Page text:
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Thursday, January 12, 2017

Carl Jung on “Problems of Life’ – Anthology




I had learned in the meanwhile that the greatest and most important problems of life are all in a certain sense insoluble. [Life's greatest problems] can never be solved but only outgrown. ~Carl Jung; "Commentary to The Secret of the Golden Flower", Page 89.

You can succeed in going away from your problems, you need only to look away from them long enough. You may escape, but it is the death of the soul. ~Carl Jung, Dream

I early arrived at the insight that when no answer comes from within to the problems and complexities of life, they ultimately mean very little. ~Carl Jung, MDR, Page 5.

The analyst has unsolved problems because he is alive—life is a problem daily. ~Carl Jung, C.G. Jung Speaking: Interviews and Encounters, Pages 359-364

It even seems as if young people who have had a hard struggle for existence are spared inner problems, while those who for some reason or other have no difficulty with adaptation run into problems of sex or conflicts arising from a sense of inferiority. "The Stages of Life" (1930). In CW 8: The Structure and Dynamics of the Psyche. P. 762

If we feel our way into the human secrets of the sick person, the madness also reveals its system, and we recognize in the mental illness merely an exceptional reaction to emotional problems which are not strange to us. ~Carl Jung; The Content of the Psychoses; The Psychogenesis of Mental Disease.

The great problems of life — sexuality, of course, among others — are always related to the primordial images of the collective unconscious. These images are really balancing or compensating factors which correspond with the problems life presents in actuality. This is not to be marveled at, since these images are deposits representing the accumulated experience of thousands of years of struggle for adaptation and existence. ~Psychological Types Ch. 5, p. 271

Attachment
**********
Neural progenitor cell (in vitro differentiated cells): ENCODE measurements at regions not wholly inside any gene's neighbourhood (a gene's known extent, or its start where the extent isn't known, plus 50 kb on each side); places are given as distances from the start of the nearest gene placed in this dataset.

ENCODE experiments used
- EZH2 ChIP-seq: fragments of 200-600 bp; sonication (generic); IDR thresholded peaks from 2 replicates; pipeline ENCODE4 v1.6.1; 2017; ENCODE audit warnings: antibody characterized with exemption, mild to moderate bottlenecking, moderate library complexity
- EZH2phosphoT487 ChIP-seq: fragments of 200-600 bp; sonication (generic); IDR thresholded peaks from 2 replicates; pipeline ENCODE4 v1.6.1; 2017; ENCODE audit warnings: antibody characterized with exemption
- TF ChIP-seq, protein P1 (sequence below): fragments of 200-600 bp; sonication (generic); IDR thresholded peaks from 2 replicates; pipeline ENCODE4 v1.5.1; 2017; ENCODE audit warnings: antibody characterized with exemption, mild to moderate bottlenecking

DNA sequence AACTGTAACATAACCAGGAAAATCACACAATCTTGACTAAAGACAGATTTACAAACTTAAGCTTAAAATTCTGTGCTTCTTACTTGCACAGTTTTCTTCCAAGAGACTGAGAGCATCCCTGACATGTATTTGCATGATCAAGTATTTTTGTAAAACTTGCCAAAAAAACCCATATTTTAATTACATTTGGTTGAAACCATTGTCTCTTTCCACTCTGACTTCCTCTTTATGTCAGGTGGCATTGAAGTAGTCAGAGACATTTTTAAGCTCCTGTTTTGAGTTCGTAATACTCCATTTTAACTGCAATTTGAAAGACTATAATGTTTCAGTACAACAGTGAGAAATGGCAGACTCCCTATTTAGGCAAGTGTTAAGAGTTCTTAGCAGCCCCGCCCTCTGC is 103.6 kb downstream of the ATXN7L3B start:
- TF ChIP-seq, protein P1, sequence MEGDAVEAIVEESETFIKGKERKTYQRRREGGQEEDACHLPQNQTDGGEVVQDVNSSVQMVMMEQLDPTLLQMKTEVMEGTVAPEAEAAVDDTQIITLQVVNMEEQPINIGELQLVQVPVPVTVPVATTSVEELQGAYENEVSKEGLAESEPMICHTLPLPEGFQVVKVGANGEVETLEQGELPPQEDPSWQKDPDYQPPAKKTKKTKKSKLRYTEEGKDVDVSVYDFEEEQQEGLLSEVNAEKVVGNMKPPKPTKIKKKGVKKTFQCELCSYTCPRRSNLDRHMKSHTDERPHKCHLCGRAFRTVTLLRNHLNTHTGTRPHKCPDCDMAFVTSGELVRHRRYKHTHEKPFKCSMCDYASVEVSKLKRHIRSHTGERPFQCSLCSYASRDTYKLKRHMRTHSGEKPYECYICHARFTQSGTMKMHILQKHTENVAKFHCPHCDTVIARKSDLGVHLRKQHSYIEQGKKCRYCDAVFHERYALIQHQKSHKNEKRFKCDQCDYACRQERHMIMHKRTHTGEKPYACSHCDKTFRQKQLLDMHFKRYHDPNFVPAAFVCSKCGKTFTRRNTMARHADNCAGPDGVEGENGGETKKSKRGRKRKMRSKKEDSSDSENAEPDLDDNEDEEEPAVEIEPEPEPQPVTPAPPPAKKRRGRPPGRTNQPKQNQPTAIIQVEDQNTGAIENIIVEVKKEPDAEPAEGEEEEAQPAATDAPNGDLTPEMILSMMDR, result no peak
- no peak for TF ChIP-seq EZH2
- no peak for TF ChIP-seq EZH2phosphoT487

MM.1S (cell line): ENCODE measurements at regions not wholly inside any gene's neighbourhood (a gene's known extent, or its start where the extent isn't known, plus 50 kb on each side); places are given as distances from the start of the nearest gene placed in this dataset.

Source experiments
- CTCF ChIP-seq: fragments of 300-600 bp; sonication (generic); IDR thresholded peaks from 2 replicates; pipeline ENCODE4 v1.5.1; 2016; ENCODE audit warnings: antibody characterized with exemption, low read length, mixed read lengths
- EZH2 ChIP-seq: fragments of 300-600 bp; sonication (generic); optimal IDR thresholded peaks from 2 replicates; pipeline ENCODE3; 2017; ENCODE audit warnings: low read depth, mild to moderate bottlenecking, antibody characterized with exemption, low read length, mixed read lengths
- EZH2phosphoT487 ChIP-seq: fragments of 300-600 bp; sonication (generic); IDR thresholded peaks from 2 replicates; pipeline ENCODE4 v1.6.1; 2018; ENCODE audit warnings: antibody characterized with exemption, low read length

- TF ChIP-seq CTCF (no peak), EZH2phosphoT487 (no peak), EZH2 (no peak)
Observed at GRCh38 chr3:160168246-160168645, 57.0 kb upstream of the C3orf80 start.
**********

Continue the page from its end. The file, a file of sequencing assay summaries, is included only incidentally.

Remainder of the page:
The serious problems in life...are never fully solved. If ever they should appear to be so it is a sure sign that something has been lost. The meaning and purpose of a problem seem to lie not in its solution but in our working at it incessantly. ~Carl Jung, Carl Jung, The Structure and Dynamics of the Psyche, Page 394.

I always worked with the temperamental conviction that fundamentally there are no insoluble problems, and experience justified me in so far as I have often seen individuals simply outgrow a problem which had destroyed others. ~Carl Jung, The Secret of the Golden Flower, Page 88.

If you devote yourself, intentionally and intellectually, to dangerous problems such as the squaring of the circle, this is yet another indication of a tendency to get away from the body, because this problem symbolizes an irrational state of wholeness which cannot be contrived but can only be experienced. ~Carl Jung, Letters Vol. I, Pages 306-307